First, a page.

Ludvík Gerbec Villa

Date 1937–1938
Architect Vladimír Karfík
Code Z7
Address Zálešná I 3222, Zlín
Public transport Public transport: Padělky IX (2, 4, 8)
GPS 49.2327108N, 17.6849394E
Monument preservation Ludvík Gerbec Villa is a monument listed under the number ÚSKP 50897 / 7-8954

The construction of the Zálešná and Podvesná districts of Baťa housing, this time in the eastern part of the town by the Dřevnice River, began in 1926. The districts were built en masse using standardised duplexes of the new type "1927". They were sometimes built with a flat roof, but more often a pitched roof. This element distinguishes Zálešná from other corporate residential districts. The house of Ludvík Gerbec, which lies on the western edge of the district, stands out significantly from standardised housing. The villa was designed in 1937 by architect Vladimír Karfík, head of the Construction Department. It is one of the experimental buildings created in the search for modern forms of family housing, appearing during the time of the rapid economic development of the company and the resulting growth of construction in the second half of the 1930s. The main goal was to improve living standards by creating greater comfort, expanding spatial conditions, and using new building technologies. A milestone in these efforts was the international competition in 1935 to design a new family house, whose jury included, among others, the Swiss architect, Le Corbusier.
In his 1930s designs of the director's villas for the top managers of the Baťa company Karfík reflected his experience from an internship abroad in Frank Lloyd Wright's studio in the USA. Karfík paraphrased Wright's so-called "prairie" houses by emphasising the horizontality and plasticity of the buildings, extending a relatively flat hipped roof, which in the southeast created a covered entrance porch, an open space or a cross-shaped layout of the whole building with the vertical differentiation of perpendicular wings. A specific Wright-like element is the corner windows on the ground floor. All this is combined with the standard parameters of compact and economical Baťa housing, such as the use of face brick masonry, and the integration of the buildings into the generous surrounding greenery.
Gerbec's villa went through two construction phases, one immediately following the other. In the first phase, in 1937, the house was conceived as a single-family house with a cellar under part of the layout, and with a hipped roof. On the ground floor there was a living room connected to the dining room, and a kitchen with utility rooms, while in the vertical wing there was a room for a maid and a garage. Upstairs had two bedrooms and a bathroom. In the second construction phase in 1938, the building, which had not yet been approved, was extended by a study and a winter garden connected to the living room, to which a protruding bay window was added, and a fireplace was installed. The flat roof of the larger extension created a spacious terrace on the first floor.
Gerbec's house stands out from the environment of standardised corporate detached houses, compared to which it offers a better living standard. However, it does not achieve the individualisation and luxury that the architect Karfík subsequently accomplished in the director's villas. The basis here is still the same Baťa form, in which the individual modifications of the project radically increased the comfort and better developed the spatial layout. A change in the project during implementation may be related to the additional designation for a specific tenant. While the first proposal is referred to only as the "House with a hipped roof", the modified plans are named as "Mr. Gerbec's House". Ludvík Gerbec, son of dr. Rudolf Gerbec, a close collaborator and family doctor of Tomáš Baťa and a physician for the entire company, lived in the house for only a brief time. Gerbec Jr. worked in management positions in Zlín and abroad. As early as 1938, when the villa was completed, he was sent to Best in the Netherlands, a year later he continued to Belcamp in the USA, and finally in 1940 he ended up in the Philippines, where he established a new company branch during the war. He was arrested and imprisoned by the Japanese in 1944 for actively supporting the resistance. The conditions of the imprisonment undermined his health. After the war, the whole family moved back to the United States, where Ludvík Gerbec died in 1960.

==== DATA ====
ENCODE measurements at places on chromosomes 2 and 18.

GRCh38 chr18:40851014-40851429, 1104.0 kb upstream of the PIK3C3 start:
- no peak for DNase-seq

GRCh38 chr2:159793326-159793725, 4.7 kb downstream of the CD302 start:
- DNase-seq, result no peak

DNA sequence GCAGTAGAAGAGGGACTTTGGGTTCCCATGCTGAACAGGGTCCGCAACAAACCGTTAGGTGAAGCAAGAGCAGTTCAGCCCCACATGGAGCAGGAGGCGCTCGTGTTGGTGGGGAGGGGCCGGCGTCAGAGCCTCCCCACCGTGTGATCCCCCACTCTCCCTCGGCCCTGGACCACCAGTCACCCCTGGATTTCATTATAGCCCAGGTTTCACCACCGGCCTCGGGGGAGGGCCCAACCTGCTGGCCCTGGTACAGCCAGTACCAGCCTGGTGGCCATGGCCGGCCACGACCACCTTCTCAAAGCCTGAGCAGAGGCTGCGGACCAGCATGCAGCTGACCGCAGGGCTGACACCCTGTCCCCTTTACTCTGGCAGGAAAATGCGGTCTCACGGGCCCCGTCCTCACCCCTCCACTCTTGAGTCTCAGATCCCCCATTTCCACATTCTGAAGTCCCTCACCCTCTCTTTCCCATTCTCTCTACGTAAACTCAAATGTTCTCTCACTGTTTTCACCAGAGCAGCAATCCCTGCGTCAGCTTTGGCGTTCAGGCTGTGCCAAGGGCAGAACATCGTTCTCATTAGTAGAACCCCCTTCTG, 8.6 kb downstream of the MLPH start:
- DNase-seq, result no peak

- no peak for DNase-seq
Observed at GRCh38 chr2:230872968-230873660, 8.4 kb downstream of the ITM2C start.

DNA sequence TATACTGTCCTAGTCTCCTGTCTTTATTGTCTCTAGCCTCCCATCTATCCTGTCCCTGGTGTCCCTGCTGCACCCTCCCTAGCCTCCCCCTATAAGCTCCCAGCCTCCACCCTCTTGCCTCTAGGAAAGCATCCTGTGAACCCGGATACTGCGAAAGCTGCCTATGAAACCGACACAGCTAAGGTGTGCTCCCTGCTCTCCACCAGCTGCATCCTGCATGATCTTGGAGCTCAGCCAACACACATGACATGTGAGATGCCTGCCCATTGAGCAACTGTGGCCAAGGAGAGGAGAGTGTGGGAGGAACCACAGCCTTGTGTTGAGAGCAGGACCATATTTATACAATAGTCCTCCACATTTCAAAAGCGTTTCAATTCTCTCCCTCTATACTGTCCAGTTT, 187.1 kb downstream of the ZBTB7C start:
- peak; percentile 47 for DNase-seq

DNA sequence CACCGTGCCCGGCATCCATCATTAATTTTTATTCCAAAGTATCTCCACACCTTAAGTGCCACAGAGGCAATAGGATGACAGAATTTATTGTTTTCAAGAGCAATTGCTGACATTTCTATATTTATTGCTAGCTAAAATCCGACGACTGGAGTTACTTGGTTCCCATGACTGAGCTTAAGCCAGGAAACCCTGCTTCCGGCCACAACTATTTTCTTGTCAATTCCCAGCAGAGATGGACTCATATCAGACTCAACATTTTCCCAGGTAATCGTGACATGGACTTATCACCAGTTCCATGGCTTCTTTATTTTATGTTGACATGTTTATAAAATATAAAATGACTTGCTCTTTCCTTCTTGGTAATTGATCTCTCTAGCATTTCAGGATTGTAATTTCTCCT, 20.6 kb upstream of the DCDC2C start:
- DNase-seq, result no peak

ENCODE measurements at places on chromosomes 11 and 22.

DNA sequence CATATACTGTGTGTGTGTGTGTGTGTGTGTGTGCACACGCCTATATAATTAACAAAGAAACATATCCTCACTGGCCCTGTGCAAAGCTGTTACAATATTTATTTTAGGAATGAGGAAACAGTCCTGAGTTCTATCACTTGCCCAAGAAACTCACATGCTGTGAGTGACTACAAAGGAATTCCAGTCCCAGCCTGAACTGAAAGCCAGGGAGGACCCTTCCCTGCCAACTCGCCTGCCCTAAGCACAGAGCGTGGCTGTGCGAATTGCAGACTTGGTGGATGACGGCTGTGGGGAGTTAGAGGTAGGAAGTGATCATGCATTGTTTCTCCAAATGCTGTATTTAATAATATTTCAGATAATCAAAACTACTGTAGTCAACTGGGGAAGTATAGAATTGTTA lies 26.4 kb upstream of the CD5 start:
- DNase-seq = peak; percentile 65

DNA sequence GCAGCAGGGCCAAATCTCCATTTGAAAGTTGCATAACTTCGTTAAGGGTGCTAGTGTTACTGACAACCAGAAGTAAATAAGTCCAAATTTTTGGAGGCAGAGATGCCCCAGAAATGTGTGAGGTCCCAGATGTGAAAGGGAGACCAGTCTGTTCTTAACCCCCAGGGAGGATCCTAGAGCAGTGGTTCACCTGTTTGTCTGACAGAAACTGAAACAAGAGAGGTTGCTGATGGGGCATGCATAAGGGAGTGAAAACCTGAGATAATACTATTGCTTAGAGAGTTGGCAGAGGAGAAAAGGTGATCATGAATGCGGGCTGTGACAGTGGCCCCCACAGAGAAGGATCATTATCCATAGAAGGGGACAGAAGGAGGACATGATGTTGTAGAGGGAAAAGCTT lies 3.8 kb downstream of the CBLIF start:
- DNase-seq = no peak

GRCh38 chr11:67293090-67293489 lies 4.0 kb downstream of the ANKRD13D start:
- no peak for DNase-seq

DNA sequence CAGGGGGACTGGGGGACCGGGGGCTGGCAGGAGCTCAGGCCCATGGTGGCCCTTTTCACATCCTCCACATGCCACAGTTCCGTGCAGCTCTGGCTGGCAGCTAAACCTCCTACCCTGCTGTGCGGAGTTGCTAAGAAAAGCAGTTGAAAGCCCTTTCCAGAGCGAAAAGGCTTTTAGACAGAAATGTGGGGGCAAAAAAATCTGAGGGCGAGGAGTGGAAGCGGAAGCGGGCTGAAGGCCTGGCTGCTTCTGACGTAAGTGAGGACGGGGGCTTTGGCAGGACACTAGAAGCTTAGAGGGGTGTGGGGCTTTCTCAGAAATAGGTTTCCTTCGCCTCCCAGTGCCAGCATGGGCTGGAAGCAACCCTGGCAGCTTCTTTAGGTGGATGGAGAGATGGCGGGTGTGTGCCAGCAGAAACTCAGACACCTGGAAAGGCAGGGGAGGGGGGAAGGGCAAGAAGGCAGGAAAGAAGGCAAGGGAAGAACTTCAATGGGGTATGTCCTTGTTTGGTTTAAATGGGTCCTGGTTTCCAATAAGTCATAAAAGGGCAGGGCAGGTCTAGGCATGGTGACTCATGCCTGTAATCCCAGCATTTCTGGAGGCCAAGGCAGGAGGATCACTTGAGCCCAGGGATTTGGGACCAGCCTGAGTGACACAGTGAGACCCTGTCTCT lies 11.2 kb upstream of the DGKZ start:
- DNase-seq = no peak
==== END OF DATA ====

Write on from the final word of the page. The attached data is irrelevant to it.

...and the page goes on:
After 1948, their original house in Zlín was adapted into a nursery for the Svit national enterprise, and in 1958 the upper terrace was built. Gradually, the building was degraded by further modifications in its internal layout as well as by expanding the ground floor with a porch and two wooden extensions at the entrance from the street. The garage was replaced by a paved parking space. Very little of the original craftsmanship and equipment has been preserved. At the beginning of the 1990s, the building gained its current use as a day care centre for the elderly operated by a Zlín Charity. In 2001, it was designated a listed building. The original garden with an area of 3500 m2 was reduced. Today the house stands almost in the shadow of the "Drofa" high-rise apartment building, which was erected in the early 1960s.